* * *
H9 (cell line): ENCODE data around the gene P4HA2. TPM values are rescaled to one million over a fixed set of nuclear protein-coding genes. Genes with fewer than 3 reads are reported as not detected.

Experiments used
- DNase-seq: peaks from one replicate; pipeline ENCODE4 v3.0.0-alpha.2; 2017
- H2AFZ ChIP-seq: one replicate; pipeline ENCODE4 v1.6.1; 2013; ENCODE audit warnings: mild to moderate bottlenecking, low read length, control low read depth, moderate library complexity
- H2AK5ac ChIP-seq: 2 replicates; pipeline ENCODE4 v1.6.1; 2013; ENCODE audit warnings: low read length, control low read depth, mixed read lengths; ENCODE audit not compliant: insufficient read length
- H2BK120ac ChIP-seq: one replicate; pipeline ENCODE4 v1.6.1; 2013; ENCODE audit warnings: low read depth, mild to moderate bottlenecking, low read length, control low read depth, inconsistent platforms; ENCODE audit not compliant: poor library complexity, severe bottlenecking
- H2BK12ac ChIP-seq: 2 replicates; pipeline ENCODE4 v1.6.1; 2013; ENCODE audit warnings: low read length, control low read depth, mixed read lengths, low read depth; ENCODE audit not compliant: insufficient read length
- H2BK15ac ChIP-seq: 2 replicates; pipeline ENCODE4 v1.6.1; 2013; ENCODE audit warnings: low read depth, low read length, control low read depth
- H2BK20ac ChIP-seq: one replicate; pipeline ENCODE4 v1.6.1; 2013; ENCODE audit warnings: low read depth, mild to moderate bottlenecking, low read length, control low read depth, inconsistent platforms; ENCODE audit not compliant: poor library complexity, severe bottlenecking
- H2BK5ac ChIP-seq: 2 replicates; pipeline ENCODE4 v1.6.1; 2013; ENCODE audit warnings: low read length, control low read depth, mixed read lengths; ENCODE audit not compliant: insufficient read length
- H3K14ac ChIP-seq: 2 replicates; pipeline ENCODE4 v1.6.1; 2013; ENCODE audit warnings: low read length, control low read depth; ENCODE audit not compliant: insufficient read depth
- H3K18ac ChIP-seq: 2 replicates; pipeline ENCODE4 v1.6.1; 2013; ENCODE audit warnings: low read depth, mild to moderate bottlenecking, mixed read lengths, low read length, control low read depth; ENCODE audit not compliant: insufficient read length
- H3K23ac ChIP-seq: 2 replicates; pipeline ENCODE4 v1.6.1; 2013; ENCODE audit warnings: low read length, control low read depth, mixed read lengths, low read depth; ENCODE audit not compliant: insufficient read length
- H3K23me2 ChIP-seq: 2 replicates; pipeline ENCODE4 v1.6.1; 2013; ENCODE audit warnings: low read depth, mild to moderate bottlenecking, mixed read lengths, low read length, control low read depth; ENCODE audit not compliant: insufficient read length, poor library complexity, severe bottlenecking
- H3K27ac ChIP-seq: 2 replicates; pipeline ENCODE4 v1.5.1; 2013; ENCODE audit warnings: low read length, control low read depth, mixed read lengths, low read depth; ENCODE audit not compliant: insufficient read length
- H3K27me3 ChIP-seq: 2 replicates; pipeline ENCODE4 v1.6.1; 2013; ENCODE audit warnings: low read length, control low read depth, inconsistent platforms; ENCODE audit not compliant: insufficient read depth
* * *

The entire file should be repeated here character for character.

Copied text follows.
H9 (cell line): ENCODE data around the gene P4HA2. TPM values are rescaled to one million over a fixed set of nuclear protein-coding genes. Genes with fewer than 3 reads are reported as not detected.

Experiments used
- DNase-seq: peaks from one replicate; pipeline ENCODE4 v3.0.0-alpha.2; 2017
- H2AFZ ChIP-seq: one replicate; pipeline ENCODE4 v1.6.1; 2013; ENCODE audit warnings: mild to moderate bottlenecking, low read length, control low read depth, moderate library complexity
- H2AK5ac ChIP-seq: 2 replicates; pipeline ENCODE4 v1.6.1; 2013; ENCODE audit warnings: low read length, control low read depth, mixed read lengths; ENCODE audit not compliant: insufficient read length
- H2BK120ac ChIP-seq: one replicate; pipeline ENCODE4 v1.6.1; 2013; ENCODE audit warnings: low read depth, mild to moderate bottlenecking, low read length, control low read depth, inconsistent platforms; ENCODE audit not compliant: poor library complexity, severe bottlenecking
- H2BK12ac ChIP-seq: 2 replicates; pipeline ENCODE4 v1.6.1; 2013; ENCODE audit warnings: low read length, control low read depth, mixed read lengths, low read depth; ENCODE audit not compliant: insufficient read length
- H2BK15ac ChIP-seq: 2 replicates; pipeline ENCODE4 v1.6.1; 2013; ENCODE audit warnings: low read depth, low read length, control low read depth
- H2BK20ac ChIP-seq: one replicate; pipeline ENCODE4 v1.6.1; 2013; ENCODE audit warnings: low read depth, mild to moderate bottlenecking, low read length, control low read depth, inconsistent platforms; ENCODE audit not compliant: poor library complexity, severe bottlenecking
- H2BK5ac ChIP-seq: 2 replicates; pipeline ENCODE4 v1.6.1; 2013; ENCODE audit warnings: low read length, control low read depth, mixed read lengths; ENCODE audit not compliant: insufficient read length
- H3K14ac ChIP-seq: 2 replicates; pipeline ENCODE4 v1.6.1; 2013; ENCODE audit warnings: low read length, control low read depth; ENCODE audit not compliant: insufficient read depth
- H3K18ac ChIP-seq: 2 replicates; pipeline ENCODE4 v1.6.1; 2013; ENCODE audit warnings: low read depth, mild to moderate bottlenecking, mixed read lengths, low read length, control low read depth; ENCODE audit not compliant: insufficient read length
- H3K23ac ChIP-seq: 2 replicates; pipeline ENCODE4 v1.6.1; 2013; ENCODE audit warnings: low read length, control low read depth, mixed read lengths, low read depth; ENCODE audit not compliant: insufficient read length
- H3K23me2 ChIP-seq: 2 replicates; pipeline ENCODE4 v1.6.1; 2013; ENCODE audit warnings: low read depth, mild to moderate bottlenecking, mixed read lengths, low read length, control low read depth; ENCODE audit not compliant: insufficient read length, poor library complexity, severe bottlenecking
- H3K27ac ChIP-seq: 2 replicates; pipeline ENCODE4 v1.5.1; 2013; ENCODE audit warnings: low read length, control low read depth, mixed read lengths, low read depth; ENCODE audit not compliant: insufficient read length
- H3K27me3 ChIP-seq: 2 replicates; pipeline ENCODE4 v1.6.1; 2013; ENCODE audit warnings: low read length, control low read depth, inconsistent platforms; ENCODE audit not compliant: insufficient read depth